This is a pivotal role that provides a link between a designated refugee family and members of the family support team and/or CRRC committee. It is similar to being a family support worker but it can cross over into a befriending role. The focal point often visits the family in their home and is there to help or advise on a wide variety of life issues.
The focal point works as part of the family support team, raising urgent issues as required and providing regular monthly reports to the wider team. There may also be a team of focal points where the family needs are greater.
How much time does it take?
This varies with each family’s needs and with your own personal time availability. We aim to encourage you to communicate with your family every week or two, either a visit to their home or a phone call.
Main aims and intentions of the focal point
The overall role of the focal point is to find ways of both assisting and empowering the resettled family to be able to more easily and comfortably settle into the UK as their new home. This has and could include:
finding out what the family needs to make their home comfortable with their essential needs and some luxury needs met. See donations;
checking that the children have places in local schools and helping them with school or college applications, school uniforms and sometimes communication with the school;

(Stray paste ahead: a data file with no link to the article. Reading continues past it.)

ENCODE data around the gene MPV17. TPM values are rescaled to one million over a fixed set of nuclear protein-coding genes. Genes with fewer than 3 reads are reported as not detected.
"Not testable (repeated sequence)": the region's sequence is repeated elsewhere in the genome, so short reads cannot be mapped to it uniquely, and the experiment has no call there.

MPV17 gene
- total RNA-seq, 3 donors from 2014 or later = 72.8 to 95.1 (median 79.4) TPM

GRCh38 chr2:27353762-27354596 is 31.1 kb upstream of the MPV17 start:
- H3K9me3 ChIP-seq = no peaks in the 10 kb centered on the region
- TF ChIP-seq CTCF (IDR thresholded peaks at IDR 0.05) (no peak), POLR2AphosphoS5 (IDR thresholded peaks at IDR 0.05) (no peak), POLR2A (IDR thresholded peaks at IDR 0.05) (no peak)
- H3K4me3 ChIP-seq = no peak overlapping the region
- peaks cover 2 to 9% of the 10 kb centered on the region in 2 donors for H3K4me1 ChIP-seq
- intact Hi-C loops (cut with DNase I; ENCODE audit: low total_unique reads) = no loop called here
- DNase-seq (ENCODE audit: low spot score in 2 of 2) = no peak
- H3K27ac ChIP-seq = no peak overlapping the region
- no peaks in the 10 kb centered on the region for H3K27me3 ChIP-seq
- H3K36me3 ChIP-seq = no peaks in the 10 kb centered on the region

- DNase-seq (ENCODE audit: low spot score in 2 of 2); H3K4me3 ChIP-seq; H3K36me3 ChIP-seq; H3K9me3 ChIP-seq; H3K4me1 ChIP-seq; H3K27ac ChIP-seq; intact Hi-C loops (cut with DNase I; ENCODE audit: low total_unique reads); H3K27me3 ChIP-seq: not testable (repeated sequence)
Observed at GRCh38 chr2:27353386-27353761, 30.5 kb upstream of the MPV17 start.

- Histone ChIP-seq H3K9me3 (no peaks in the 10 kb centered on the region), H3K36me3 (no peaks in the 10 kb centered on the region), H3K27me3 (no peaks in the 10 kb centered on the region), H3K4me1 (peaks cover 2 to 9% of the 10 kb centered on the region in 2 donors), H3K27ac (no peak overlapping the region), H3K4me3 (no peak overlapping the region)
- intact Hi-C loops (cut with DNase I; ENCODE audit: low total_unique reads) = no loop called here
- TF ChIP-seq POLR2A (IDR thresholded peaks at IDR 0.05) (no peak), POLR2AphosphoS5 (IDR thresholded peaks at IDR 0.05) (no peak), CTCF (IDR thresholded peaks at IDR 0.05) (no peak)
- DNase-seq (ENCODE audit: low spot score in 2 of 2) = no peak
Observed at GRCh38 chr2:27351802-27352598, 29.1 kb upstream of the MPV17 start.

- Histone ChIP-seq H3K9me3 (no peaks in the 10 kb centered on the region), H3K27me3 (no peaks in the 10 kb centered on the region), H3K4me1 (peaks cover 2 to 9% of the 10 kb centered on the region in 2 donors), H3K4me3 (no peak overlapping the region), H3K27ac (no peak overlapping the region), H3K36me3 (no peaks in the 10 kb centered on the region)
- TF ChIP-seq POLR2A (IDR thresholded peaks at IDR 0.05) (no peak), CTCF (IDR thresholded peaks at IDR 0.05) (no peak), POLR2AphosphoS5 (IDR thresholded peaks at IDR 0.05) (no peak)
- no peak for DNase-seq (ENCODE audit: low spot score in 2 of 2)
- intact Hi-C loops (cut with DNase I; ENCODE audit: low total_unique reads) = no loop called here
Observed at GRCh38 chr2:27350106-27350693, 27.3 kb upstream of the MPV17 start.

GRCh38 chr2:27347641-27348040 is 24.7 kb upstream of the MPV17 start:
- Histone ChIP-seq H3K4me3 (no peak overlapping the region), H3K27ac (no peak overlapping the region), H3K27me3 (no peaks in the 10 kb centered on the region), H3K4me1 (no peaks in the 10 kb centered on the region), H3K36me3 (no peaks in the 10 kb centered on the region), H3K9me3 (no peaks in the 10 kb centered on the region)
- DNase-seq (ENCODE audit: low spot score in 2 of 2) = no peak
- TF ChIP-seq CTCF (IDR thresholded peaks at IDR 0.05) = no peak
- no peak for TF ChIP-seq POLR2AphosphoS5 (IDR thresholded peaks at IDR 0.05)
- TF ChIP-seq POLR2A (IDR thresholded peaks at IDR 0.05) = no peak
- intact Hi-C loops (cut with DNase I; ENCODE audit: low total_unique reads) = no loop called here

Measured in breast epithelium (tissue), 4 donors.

supporting family members in making sure that they can access medical care (e.g. local GP surgeries and dental practices); some focal points offer lifts to appointments but others do not;
politely finding out if the family needs any help with budgeting, paying bills, getting internet connections organised or TV licences.
acting as a communication link between CRRC and the family, letting the family know about what services and activities CRRC is offering;
providing regular updates to CRRC if anything big changes (from children having problems at school or receiving awards, anyone being in hospital or if essential white goods such as a washing machine or fridge breaks down);
alerting the family support team to any concerns or problems the family may be facing that you think CRRC could help with or help advise you or them with.
What sort of things will I help with?
Be a friendly face and get to know the family and their interests, their hopes for the future.
Discover what they like to do, their hobbies, their education or job plans.
Find out if they have any problems with neighbours, schools and provide practical and emotional support.
Sometimes we need to refer a family to social services so that they can provide their professional help. This is their professional job and the focal point needs to know their own limits.